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You have two unknowns $A$ and $\phi_o$ so you need two equations. You are given the displacement $y$ at $t=0$ which gives you one of the equations. If you differentiate the equation for the displacement $y$ with respect to time $t$ this will give you an expression for the velocity which is you second equation.


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I assume that the spring’s mass is distributed homogeneously across the spring. In this case, you have to use a partial differential equation (PDE) to perfectly describe the spring, whose solution would for example be a function which describes how each infinitesimal segment of the spring is shifted from its resting position (when no external forces and ...


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I think with every bounce some energy is transferred to the spring. This means that after every bounce the height of the (undeformable) sphere is equal or less than the height it fell from. The sequence of successive heights is highly dependent on the height, the masses and the spring constant, and therefore chaotic (no friction involved).


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On the top of Figure we have $\:n+1\:$ ideal springs and $\:n\:$ particles in equilibrium. The constants of the springs are $\:k_{\rho}\: (\rho=1,2,\cdots, n+1) \:$ with equilibrium lengths $\:\ell_{\rho}\:(\rho=1,2,\cdots, n+1 )\:$ and the particle masses $\:m_{\rho}\:(\rho=1,2,\cdots, n)$. Disturbing the system from this equilibrium, the equation ...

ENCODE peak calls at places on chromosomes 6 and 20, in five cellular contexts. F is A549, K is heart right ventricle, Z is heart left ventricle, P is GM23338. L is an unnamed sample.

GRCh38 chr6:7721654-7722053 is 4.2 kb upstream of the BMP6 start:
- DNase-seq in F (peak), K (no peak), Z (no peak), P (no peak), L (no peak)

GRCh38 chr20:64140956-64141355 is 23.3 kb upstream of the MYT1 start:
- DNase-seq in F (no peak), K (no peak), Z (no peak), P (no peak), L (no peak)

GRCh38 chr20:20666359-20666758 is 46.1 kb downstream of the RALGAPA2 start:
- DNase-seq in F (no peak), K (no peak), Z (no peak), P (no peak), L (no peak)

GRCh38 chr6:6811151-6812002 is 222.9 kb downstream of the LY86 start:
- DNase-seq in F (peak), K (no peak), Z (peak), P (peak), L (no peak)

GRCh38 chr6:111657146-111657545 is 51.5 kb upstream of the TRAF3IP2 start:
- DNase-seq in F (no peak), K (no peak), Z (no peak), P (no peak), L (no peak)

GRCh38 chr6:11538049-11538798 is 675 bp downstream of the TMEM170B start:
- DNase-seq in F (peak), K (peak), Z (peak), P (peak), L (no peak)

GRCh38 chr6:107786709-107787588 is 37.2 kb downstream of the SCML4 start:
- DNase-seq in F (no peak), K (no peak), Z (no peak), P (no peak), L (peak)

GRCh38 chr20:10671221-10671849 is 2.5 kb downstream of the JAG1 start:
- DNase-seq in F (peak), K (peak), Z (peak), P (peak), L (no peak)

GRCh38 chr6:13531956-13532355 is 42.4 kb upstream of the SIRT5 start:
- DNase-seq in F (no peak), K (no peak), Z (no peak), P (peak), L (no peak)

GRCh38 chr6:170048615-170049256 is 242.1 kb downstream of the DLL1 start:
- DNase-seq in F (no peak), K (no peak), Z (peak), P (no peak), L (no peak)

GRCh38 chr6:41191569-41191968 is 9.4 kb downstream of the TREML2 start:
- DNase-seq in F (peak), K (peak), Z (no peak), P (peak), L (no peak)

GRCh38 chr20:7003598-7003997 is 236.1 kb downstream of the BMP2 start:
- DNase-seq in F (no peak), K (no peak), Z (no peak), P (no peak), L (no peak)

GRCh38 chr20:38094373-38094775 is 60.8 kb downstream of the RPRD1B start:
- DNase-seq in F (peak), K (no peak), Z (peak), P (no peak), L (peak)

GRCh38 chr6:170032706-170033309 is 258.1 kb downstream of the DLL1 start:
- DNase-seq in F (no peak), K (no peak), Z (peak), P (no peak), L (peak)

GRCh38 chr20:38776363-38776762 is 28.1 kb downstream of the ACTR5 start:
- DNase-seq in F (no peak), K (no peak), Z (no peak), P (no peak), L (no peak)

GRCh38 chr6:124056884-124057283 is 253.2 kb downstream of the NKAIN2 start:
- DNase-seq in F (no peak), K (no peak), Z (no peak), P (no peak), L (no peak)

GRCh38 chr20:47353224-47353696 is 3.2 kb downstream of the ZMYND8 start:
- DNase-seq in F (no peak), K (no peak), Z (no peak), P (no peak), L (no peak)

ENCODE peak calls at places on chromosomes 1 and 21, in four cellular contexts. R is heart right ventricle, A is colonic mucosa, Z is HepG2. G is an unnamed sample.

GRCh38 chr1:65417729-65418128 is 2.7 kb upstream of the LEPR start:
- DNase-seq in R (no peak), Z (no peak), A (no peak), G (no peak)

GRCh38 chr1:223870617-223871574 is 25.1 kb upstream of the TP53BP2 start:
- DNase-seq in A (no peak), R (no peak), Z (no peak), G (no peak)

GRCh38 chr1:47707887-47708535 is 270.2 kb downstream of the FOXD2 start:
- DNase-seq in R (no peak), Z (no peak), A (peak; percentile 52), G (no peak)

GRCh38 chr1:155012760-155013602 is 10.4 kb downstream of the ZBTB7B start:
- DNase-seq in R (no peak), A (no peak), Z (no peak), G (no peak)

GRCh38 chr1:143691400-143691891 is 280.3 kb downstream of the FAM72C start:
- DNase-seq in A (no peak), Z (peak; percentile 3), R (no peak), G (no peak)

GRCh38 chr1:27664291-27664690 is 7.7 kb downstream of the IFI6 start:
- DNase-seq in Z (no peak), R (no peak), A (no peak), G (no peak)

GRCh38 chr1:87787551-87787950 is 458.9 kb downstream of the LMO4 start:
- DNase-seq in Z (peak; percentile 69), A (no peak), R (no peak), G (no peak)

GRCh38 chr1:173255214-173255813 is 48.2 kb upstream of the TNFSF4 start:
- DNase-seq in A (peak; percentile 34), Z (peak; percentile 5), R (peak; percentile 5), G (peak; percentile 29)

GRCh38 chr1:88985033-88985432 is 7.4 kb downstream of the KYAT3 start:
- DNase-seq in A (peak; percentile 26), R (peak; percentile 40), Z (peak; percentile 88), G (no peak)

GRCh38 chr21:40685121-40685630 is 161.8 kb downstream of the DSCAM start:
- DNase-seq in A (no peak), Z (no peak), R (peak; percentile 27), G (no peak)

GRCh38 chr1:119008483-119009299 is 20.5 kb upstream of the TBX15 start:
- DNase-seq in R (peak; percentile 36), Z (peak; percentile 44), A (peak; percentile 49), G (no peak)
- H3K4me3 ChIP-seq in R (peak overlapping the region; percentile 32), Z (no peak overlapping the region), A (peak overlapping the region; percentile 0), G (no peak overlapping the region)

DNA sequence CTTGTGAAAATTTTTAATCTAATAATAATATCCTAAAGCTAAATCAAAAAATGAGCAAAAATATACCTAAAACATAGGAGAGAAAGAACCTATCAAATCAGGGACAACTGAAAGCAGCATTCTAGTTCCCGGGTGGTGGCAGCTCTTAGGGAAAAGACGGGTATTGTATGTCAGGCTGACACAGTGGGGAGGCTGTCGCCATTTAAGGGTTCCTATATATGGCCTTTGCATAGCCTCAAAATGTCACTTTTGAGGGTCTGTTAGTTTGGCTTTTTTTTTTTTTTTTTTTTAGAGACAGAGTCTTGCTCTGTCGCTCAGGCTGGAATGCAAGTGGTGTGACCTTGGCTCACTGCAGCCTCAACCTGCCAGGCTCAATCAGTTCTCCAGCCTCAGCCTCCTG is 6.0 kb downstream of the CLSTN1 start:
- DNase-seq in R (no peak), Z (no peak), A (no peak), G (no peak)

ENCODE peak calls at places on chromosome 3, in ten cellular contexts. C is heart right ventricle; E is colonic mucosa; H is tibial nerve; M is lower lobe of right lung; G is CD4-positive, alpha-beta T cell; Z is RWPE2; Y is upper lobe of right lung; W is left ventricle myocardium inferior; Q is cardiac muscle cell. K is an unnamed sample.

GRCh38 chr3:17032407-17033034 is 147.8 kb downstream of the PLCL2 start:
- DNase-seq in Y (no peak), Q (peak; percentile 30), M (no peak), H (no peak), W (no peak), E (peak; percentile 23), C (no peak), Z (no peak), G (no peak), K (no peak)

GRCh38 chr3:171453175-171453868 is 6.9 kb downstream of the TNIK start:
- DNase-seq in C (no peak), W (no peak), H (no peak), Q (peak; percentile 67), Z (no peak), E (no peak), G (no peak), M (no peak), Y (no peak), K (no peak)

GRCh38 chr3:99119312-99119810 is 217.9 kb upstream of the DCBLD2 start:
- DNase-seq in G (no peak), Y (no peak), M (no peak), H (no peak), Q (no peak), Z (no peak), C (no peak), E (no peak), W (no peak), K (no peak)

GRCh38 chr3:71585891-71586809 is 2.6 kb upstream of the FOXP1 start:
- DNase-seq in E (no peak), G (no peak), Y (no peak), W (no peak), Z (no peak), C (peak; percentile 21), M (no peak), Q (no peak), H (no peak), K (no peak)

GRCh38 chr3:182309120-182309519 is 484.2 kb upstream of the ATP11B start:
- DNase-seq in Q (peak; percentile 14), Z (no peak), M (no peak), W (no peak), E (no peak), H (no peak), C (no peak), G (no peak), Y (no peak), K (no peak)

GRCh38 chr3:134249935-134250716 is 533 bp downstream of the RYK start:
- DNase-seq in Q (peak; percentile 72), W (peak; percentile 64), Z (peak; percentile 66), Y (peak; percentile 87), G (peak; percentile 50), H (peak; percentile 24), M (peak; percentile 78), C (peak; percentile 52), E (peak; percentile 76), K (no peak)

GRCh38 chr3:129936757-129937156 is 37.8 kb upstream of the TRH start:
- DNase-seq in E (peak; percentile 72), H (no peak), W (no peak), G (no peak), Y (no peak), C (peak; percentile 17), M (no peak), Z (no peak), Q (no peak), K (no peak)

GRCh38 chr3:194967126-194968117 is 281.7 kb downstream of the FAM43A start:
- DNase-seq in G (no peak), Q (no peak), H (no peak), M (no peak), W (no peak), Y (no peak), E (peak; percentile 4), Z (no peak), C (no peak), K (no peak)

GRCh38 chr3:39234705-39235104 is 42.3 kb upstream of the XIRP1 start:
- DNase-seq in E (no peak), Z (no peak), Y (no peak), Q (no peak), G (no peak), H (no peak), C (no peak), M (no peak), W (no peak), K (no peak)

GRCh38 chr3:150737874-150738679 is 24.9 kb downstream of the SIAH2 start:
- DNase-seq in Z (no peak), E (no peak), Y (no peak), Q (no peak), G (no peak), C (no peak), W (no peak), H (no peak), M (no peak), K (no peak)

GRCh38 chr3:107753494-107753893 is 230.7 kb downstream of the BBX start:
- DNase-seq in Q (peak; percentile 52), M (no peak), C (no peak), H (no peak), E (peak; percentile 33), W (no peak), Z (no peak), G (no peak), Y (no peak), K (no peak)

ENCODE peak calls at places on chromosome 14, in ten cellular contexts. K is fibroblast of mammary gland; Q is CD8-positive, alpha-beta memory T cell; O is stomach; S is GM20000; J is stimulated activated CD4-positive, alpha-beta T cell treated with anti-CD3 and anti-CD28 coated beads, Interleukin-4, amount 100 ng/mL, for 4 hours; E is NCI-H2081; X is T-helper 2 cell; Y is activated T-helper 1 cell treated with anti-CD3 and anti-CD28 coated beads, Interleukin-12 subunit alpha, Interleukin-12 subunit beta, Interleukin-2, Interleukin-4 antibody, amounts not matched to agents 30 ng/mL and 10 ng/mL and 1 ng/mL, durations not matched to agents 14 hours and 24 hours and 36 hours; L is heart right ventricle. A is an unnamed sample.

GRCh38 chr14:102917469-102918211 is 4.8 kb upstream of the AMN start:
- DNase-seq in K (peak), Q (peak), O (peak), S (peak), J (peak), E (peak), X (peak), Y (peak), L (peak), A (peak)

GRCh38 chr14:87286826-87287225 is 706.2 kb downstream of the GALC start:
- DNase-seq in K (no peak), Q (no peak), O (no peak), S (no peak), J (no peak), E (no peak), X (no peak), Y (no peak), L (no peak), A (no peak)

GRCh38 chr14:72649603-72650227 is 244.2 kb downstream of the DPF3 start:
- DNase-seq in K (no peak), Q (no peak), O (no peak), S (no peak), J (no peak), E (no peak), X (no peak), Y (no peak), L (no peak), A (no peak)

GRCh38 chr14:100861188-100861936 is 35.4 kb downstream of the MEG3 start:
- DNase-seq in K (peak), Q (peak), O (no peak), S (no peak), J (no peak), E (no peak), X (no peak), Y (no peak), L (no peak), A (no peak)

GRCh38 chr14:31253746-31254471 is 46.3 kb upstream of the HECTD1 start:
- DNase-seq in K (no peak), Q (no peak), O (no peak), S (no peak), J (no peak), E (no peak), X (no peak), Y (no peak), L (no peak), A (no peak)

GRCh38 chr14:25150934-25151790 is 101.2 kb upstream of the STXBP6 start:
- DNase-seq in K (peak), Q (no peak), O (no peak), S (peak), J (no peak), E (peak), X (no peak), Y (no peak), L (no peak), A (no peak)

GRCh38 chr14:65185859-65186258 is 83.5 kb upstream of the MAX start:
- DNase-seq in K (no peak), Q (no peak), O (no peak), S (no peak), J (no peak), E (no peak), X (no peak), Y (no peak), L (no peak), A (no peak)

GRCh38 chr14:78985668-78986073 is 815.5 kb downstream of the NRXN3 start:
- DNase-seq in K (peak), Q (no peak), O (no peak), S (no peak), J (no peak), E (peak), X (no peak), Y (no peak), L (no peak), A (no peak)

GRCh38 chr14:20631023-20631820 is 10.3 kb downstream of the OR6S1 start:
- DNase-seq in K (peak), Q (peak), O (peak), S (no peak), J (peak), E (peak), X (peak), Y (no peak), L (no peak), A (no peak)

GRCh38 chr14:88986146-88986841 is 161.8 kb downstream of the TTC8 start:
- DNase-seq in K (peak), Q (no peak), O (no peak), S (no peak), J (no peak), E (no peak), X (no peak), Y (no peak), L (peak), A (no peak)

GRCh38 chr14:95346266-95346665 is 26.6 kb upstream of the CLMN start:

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The results you get in the experiment depend on the dimensions of the sample. Are T and W much smaller than L? The shape of the sample is also important in another way. Is it a dog bone shape, with a short middle section length being used as the sample length? If T and W are small compared to L, then the cross sectional area used in calculating the true ...


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according to me you have erred in assuming that change in KE is 0 as the block will have some velocity when it is compressed.since total mechanical energy remains constant loss in P.E will result in gain of K.E


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$A \approx \frac{W_0*L_0}{L}*\frac{T_0*L_0}{L}=\frac{W_0*T_0*L_0^2}{L^2}$ If my interpretation is correct, you are assuming that $W*L=W_0*L_0$ and $T*L=T_0*L_0$ That would make the volume: $W_0*T_0*L_0^2/L$, which decreases when you stretch the material. For small strain, the Poisson ratio would approach 1. Poisson ratio should be between -1 and 0.5 for a ...


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When the spring reaches maximum compression, the mass is instantaneously at rest but it is not in static equilibrium. The net force on it is not zero : $kx \ne mg$. Like a pendulum at the end of each swing, there is a net force on the mass causing it to accelerate towards the equilibrium position - at which the net force on it is then (for an instant) zero....